Right ventricular failure is the leading cause of death in patients with severe pulmonary arterial hypertension. While It is known that right heart failure represents a major co-morbidity in advanced lung disease, little is known about right ventricular adaptation and failure within the context of secondary pulmonary hypertension. Interaction between the heart and pulmonary circulation plays an important role in pulmonary vascular stiffening and increased tone thus conferring additional hemodynamic stress on the RV. The initial response of both the pulmonary vasculature and the heart to hemodynamic and neurohormonal stress is hypertrophy. Numerous studies on the /e/i^ ventricle have concluded that hypertrophy often progresses to cardiac dysfunction and maladaptive remodeling culminating in heart failure. Similar events are proposed for the right heart. Currently, we lack an understanding of the fundamental relationship between hypertrophy and failure in the RV as well as the interaction between the heart and lung vasculature, particularly in the setting of secondary PAH. We postulate that common stress pathways in the heart and pulmonary circulation promote increased vascular resistance/remodeling and RV hypertrophy/failure. Consistent with this thesis, preliminary data suggest that increased reactive oxygen species (ROS) signaling and NO synthase uncoupling in both the RV and pulmonary vasculature represent a central pathological stress response in chronic hypoxia and cigarette smoke exposure. Secondary reduction in NO bioavailability in the RV, caused by eNOS dimer formation and increases in pathological eNOS derived ROS/superoxide anion (Oz')-generation is associated with the development of contractile dysfunction and maladaptive remodeling. Preliminary data implicate upstream NADPH oxidase activation in NOS uncoupling. Thus it is hypothesized that a convergent stress response involving ROS generation and eNOS uncoupling drives reduced NOcGMP signaling to produce maladaptive right ventricular and pulmonary vascular remodeling during hemodynamic and/or neurohormonal stress. The following aims will test this hypothesis: (1) determine the role of eNOS uncoupling as a common mechanism in the development of pulmonary vascular and right ventricular maladaptive remodeling;(2) investigate the 'kindling'role of NADPH oxidase (Nox)-derived ROS in eNOS dysfunction promoting feed-fonward ROS generation that leads to vascular and RV maladaptive remodeling;(3) develop and test small molecule inhibitors targeting pathological ROS signaling to prevent RV failure in murine and primate models of PAH.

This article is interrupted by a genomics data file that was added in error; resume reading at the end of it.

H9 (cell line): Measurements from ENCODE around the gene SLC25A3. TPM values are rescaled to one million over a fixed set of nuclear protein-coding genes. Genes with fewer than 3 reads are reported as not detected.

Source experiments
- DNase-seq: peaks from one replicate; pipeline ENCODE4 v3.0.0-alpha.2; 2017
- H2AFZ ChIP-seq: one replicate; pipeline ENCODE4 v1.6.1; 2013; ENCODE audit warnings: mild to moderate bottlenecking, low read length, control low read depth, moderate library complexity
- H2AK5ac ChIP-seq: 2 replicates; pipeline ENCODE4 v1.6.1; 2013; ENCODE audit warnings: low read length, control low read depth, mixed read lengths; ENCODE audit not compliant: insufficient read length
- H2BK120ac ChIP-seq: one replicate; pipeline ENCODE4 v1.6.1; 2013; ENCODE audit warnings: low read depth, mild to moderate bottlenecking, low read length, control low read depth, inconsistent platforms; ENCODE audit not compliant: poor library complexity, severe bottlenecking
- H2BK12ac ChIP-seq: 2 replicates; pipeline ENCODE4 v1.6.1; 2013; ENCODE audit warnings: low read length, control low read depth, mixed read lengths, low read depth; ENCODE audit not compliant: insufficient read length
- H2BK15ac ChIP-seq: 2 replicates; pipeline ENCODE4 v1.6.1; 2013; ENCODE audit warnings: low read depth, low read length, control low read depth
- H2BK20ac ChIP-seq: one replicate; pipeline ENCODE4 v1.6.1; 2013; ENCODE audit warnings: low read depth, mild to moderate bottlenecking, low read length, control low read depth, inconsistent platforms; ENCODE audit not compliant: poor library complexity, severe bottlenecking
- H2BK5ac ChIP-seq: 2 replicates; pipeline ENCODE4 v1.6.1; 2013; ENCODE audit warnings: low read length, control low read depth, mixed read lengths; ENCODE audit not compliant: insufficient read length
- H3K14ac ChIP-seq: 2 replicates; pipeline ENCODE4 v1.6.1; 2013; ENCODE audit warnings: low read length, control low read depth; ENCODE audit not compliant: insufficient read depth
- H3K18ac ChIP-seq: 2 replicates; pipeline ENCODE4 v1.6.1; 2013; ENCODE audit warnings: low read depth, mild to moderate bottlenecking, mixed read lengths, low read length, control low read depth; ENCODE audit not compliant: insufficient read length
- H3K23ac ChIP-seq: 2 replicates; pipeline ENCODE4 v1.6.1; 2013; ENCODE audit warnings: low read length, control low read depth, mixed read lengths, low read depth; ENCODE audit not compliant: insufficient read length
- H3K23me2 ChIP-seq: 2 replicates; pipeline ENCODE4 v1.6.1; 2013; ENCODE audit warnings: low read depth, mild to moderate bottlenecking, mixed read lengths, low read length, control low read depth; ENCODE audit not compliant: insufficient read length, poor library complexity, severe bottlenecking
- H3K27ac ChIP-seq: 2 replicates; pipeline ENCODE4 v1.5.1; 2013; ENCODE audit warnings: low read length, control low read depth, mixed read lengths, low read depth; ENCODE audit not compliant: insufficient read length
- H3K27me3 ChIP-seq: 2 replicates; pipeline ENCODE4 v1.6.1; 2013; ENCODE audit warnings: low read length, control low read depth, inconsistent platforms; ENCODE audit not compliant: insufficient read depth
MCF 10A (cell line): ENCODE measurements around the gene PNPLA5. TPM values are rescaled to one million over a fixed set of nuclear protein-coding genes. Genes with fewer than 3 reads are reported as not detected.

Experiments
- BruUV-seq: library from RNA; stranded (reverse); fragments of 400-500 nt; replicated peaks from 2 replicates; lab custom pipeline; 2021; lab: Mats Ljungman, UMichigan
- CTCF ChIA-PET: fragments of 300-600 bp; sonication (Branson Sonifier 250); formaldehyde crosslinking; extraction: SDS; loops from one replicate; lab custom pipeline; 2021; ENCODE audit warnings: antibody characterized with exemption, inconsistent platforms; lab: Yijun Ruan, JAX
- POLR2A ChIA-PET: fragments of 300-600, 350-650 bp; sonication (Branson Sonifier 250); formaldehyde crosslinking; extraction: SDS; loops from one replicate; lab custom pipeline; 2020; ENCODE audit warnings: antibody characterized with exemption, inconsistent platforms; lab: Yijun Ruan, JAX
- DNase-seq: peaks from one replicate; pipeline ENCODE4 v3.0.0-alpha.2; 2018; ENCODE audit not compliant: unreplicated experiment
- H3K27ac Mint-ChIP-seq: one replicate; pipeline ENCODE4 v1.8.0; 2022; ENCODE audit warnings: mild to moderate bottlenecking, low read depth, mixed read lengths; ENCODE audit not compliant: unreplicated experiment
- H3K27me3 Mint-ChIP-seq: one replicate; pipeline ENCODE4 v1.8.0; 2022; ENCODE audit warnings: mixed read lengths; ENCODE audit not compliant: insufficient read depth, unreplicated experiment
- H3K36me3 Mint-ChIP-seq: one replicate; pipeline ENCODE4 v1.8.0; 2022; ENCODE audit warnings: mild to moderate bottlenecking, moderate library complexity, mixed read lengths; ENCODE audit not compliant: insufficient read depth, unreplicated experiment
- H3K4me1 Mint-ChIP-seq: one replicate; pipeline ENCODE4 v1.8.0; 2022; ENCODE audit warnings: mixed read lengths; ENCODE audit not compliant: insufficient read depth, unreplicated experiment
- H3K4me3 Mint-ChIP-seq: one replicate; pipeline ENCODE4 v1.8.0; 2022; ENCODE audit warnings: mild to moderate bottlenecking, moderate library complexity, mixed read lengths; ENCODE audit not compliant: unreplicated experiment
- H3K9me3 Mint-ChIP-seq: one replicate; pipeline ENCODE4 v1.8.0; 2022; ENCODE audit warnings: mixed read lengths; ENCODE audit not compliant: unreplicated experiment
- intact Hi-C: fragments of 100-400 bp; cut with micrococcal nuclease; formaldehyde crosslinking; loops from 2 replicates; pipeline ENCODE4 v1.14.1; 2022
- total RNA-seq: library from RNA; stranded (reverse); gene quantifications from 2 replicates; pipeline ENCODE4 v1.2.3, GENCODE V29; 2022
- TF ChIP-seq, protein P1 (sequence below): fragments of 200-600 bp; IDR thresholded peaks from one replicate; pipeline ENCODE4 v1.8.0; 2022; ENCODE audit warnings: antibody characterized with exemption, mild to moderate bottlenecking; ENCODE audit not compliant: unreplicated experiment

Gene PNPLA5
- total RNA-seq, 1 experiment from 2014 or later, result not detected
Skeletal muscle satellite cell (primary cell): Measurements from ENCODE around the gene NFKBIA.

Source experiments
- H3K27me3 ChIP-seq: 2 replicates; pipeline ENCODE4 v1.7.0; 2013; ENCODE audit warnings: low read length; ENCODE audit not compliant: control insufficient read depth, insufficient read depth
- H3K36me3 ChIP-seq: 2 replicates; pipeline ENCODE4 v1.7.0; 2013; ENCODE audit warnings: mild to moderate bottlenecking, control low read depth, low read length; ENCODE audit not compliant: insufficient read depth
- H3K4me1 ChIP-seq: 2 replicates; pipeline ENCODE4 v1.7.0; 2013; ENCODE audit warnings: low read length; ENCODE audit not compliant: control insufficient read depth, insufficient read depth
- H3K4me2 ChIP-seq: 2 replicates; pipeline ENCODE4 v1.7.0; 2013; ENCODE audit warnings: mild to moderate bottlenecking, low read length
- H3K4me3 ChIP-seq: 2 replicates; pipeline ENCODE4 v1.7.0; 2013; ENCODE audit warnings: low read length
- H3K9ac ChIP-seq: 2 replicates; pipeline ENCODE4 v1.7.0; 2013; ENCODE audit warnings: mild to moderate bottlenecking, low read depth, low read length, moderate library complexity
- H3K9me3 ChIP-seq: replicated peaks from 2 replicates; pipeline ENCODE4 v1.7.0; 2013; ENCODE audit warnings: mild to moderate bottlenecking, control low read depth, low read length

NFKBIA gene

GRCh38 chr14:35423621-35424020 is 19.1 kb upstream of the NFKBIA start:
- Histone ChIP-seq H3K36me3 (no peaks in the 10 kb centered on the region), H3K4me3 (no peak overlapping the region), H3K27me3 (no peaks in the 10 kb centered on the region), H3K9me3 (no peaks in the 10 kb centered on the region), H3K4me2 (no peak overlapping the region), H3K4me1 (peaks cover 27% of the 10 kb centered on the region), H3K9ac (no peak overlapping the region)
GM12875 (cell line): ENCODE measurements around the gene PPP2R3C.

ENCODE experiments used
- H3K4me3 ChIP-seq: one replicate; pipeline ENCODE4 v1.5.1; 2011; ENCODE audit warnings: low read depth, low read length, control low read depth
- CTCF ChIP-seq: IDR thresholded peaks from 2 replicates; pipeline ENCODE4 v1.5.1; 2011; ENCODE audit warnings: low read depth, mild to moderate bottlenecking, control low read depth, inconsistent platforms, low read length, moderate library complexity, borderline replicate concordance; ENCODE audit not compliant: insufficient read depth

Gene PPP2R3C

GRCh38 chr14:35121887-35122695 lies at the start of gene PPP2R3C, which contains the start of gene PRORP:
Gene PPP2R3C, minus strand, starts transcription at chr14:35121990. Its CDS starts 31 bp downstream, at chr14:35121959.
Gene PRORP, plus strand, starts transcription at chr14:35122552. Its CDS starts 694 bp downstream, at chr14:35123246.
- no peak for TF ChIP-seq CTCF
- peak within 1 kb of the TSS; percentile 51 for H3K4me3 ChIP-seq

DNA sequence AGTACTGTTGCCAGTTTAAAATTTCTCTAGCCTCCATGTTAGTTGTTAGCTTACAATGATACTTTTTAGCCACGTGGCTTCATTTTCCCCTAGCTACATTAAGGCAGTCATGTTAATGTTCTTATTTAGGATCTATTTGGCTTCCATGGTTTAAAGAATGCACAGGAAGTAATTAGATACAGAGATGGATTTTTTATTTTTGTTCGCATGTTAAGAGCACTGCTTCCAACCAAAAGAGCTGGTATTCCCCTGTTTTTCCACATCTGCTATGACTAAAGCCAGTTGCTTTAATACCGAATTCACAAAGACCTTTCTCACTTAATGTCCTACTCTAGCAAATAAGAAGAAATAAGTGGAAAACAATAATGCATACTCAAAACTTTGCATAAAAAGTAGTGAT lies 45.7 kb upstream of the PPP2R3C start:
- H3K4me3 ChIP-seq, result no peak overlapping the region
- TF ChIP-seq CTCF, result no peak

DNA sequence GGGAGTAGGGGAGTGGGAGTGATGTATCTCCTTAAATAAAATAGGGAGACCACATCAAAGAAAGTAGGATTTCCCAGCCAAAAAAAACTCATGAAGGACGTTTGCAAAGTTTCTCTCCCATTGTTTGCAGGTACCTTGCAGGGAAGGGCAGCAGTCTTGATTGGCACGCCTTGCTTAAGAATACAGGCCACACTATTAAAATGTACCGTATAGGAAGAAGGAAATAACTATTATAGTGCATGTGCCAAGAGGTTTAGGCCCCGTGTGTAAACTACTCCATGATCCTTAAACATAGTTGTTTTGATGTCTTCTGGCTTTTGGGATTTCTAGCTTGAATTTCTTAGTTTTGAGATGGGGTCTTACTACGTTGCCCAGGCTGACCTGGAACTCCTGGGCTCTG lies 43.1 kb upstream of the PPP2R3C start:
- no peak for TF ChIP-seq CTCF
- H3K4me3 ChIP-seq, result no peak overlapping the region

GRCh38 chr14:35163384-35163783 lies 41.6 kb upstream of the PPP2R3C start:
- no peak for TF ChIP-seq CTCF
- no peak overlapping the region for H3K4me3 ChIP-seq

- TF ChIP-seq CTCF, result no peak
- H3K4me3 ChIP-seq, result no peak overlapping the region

Public Health Relevance

The proposed studies will add greatly to our basic understanding of cardiopulmonary disease. It is expected that the present proposal will result in new therapeutics to directly target the mechanistic pathways involved in the remodeling of the pulmonary vasculature and right ventricle in conditions of pulmonary hypertension.

National Institute of Health (NIH)
National Heart, Lung, and Blood Institute (NHLBI)
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University of Pittsburgh
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